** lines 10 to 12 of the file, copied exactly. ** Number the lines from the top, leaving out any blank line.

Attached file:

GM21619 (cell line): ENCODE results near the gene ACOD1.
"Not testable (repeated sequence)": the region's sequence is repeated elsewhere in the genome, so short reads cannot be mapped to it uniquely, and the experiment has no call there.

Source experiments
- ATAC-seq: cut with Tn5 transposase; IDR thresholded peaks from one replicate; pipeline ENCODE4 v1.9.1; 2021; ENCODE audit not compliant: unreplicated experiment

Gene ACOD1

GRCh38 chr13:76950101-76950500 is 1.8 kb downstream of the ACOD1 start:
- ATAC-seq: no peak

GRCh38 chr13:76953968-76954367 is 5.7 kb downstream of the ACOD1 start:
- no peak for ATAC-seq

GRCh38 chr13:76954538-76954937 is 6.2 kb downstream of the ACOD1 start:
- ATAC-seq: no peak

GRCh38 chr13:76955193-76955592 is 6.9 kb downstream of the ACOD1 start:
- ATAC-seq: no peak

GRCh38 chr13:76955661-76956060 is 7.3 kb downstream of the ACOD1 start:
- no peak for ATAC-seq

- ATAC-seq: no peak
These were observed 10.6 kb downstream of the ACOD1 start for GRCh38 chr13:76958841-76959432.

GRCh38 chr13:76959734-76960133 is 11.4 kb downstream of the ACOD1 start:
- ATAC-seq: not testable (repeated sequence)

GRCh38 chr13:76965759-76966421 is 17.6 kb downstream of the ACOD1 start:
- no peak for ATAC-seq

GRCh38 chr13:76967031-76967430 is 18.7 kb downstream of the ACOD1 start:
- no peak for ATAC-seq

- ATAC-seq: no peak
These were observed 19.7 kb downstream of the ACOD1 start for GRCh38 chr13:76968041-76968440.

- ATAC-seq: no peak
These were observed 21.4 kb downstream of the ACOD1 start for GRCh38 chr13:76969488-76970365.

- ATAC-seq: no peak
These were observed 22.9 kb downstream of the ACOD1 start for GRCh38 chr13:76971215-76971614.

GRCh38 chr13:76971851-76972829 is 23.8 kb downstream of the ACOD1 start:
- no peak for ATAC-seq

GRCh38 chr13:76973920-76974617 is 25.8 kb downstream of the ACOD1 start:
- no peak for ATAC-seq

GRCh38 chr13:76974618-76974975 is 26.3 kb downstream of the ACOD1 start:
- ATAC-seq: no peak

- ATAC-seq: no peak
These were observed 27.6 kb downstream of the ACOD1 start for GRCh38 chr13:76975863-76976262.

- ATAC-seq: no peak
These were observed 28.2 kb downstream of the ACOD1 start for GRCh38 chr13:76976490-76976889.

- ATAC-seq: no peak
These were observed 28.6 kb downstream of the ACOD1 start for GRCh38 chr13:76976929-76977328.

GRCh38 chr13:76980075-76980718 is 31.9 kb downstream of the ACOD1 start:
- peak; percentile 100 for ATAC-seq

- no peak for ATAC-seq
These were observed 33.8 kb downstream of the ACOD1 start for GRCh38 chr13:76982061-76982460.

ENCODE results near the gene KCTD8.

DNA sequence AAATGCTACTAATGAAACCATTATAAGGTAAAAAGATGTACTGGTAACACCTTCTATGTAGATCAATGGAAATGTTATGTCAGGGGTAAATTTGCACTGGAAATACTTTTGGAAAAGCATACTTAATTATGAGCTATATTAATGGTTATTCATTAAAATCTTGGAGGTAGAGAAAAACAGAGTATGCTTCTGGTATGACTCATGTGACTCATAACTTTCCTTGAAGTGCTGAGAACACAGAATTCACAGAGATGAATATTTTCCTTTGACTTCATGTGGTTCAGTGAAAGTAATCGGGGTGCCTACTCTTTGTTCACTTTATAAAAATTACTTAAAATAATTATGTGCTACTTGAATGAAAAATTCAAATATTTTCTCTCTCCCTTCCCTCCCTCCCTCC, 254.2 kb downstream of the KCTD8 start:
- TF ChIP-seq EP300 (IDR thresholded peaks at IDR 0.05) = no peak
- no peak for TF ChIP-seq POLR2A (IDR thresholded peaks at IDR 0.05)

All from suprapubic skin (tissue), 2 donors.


GRCh38 chr13:76954538-76954937 is 6.2 kb downstream of the ACOD1 start:
- ATAC-seq: no peak

GRCh38 chr13:76955193-76955592 is 6.9 kb downstream of the ACOD1 start: